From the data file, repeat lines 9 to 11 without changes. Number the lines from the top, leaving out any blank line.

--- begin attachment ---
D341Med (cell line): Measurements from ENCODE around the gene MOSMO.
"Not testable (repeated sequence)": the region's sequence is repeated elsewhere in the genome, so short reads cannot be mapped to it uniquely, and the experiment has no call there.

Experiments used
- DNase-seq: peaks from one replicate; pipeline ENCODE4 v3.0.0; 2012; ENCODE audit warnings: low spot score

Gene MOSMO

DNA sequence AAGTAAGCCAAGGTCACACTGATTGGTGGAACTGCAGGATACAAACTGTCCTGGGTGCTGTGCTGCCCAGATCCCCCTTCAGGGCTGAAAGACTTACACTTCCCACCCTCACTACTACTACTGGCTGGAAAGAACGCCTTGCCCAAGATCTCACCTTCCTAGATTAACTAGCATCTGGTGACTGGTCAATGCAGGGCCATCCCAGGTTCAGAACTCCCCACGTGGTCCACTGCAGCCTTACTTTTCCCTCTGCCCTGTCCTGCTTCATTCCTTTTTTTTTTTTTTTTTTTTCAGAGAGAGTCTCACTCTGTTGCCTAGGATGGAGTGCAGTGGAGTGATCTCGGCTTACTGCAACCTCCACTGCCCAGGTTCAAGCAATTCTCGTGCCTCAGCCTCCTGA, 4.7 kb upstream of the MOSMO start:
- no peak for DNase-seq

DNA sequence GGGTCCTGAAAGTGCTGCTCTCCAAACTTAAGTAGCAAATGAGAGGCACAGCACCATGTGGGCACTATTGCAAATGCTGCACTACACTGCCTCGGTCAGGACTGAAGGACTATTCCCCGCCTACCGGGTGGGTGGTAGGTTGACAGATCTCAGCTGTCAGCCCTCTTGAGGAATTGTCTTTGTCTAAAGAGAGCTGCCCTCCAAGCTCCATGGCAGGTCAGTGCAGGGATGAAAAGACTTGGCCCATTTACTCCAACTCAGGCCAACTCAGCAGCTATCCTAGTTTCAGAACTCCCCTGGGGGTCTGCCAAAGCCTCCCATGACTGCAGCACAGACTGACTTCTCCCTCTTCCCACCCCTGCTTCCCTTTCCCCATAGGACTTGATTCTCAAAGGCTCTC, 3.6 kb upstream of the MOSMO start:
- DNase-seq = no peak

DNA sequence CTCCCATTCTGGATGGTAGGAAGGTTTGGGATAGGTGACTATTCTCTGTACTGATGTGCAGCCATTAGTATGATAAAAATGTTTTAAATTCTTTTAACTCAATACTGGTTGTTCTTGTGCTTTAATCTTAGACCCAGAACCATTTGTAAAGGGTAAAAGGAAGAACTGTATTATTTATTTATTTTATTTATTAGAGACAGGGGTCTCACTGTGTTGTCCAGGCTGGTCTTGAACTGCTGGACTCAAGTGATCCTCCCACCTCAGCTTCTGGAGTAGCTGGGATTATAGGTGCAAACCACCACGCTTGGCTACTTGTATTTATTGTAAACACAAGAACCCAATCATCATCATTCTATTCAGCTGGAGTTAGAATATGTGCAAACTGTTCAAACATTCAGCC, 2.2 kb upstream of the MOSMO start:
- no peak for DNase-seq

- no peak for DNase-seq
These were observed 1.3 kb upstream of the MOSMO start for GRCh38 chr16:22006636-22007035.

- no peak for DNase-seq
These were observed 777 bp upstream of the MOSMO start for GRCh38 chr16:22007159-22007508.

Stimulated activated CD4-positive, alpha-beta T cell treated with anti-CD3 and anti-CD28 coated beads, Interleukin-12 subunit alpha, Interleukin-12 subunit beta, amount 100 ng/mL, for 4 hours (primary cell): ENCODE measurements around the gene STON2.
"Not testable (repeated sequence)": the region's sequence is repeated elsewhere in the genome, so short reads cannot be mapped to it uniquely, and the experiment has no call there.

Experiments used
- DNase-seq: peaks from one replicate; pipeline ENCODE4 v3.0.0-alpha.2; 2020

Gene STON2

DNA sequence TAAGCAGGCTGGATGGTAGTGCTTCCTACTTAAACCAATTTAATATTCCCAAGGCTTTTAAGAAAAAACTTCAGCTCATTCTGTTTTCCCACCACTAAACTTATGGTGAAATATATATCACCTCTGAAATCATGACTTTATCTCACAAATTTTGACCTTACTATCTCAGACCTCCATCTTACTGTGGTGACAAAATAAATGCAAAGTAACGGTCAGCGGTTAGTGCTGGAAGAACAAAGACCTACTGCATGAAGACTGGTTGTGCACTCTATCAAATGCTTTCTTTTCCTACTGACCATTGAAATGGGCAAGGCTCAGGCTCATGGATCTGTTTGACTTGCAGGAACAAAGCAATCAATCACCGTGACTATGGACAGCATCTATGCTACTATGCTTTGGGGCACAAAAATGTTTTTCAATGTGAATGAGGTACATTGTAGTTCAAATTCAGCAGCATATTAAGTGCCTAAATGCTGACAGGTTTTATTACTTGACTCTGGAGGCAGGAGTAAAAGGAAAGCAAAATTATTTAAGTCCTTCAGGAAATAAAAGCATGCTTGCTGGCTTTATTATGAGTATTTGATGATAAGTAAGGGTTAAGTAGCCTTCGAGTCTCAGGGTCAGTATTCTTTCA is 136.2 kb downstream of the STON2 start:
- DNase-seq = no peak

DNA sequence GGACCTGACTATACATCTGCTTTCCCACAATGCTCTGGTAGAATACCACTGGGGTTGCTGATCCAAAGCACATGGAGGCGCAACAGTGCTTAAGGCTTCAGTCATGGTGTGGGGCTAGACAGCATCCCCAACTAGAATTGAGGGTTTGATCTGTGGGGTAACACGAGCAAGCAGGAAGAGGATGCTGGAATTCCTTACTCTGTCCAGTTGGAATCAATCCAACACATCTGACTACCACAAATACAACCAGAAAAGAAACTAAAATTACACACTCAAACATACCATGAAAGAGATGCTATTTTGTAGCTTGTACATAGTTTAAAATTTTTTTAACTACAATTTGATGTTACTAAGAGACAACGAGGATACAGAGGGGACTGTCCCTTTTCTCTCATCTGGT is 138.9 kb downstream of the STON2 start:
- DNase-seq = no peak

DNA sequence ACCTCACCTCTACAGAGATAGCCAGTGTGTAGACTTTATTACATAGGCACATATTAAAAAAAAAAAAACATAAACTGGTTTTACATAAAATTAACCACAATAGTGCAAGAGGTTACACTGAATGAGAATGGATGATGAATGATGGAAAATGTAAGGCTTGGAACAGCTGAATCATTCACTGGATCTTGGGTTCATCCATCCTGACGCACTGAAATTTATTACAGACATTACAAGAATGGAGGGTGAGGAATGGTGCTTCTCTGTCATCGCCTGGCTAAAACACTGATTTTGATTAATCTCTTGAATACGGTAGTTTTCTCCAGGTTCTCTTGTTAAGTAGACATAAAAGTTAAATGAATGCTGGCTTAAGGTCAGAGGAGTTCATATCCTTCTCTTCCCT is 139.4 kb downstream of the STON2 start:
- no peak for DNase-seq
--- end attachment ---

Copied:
- DNase-seq = no peak

DNA sequence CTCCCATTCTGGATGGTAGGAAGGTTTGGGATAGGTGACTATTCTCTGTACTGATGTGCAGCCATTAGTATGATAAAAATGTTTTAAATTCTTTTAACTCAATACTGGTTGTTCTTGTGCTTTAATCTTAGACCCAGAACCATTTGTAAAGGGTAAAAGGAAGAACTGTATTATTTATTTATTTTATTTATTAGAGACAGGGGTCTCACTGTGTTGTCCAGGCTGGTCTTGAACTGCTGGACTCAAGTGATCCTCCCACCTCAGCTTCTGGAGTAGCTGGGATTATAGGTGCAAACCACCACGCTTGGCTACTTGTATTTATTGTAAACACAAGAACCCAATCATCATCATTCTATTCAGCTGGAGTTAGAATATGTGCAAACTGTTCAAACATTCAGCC, 2.2 kb upstream of the MOSMO start:
- no peak for DNase-seq